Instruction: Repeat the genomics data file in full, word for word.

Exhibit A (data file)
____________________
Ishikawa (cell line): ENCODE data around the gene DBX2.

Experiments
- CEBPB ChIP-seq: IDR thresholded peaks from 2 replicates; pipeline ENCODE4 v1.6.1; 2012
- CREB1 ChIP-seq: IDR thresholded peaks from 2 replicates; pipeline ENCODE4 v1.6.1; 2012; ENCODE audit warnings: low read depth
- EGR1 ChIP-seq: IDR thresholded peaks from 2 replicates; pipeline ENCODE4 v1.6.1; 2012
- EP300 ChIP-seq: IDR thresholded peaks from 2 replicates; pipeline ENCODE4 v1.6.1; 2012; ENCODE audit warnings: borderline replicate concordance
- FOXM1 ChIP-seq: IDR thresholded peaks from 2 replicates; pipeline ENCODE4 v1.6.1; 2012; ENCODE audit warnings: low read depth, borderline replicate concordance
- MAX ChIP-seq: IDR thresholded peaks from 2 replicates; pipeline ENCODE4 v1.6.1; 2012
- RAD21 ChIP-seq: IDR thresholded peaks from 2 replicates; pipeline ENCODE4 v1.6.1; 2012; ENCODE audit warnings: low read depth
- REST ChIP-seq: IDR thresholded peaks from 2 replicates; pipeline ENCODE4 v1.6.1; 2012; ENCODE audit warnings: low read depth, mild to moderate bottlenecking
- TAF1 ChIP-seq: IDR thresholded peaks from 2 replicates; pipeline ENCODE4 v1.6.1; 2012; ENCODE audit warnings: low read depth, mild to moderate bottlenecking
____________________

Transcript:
Ishikawa (cell line): ENCODE data around the gene DBX2.

Experiments
- CEBPB ChIP-seq: IDR thresholded peaks from 2 replicates; pipeline ENCODE4 v1.6.1; 2012
- CREB1 ChIP-seq: IDR thresholded peaks from 2 replicates; pipeline ENCODE4 v1.6.1; 2012; ENCODE audit warnings: low read depth
- EGR1 ChIP-seq: IDR thresholded peaks from 2 replicates; pipeline ENCODE4 v1.6.1; 2012
- EP300 ChIP-seq: IDR thresholded peaks from 2 replicates; pipeline ENCODE4 v1.6.1; 2012; ENCODE audit warnings: borderline replicate concordance
- FOXM1 ChIP-seq: IDR thresholded peaks from 2 replicates; pipeline ENCODE4 v1.6.1; 2012; ENCODE audit warnings: low read depth, borderline replicate concordance
- MAX ChIP-seq: IDR thresholded peaks from 2 replicates; pipeline ENCODE4 v1.6.1; 2012
- RAD21 ChIP-seq: IDR thresholded peaks from 2 replicates; pipeline ENCODE4 v1.6.1; 2012; ENCODE audit warnings: low read depth
- REST ChIP-seq: IDR thresholded peaks from 2 replicates; pipeline ENCODE4 v1.6.1; 2012; ENCODE audit warnings: low read depth, mild to moderate bottlenecking
- TAF1 ChIP-seq: IDR thresholded peaks from 2 replicates; pipeline ENCODE4 v1.6.1; 2012; ENCODE audit warnings: low read depth, mild to moderate bottlenecking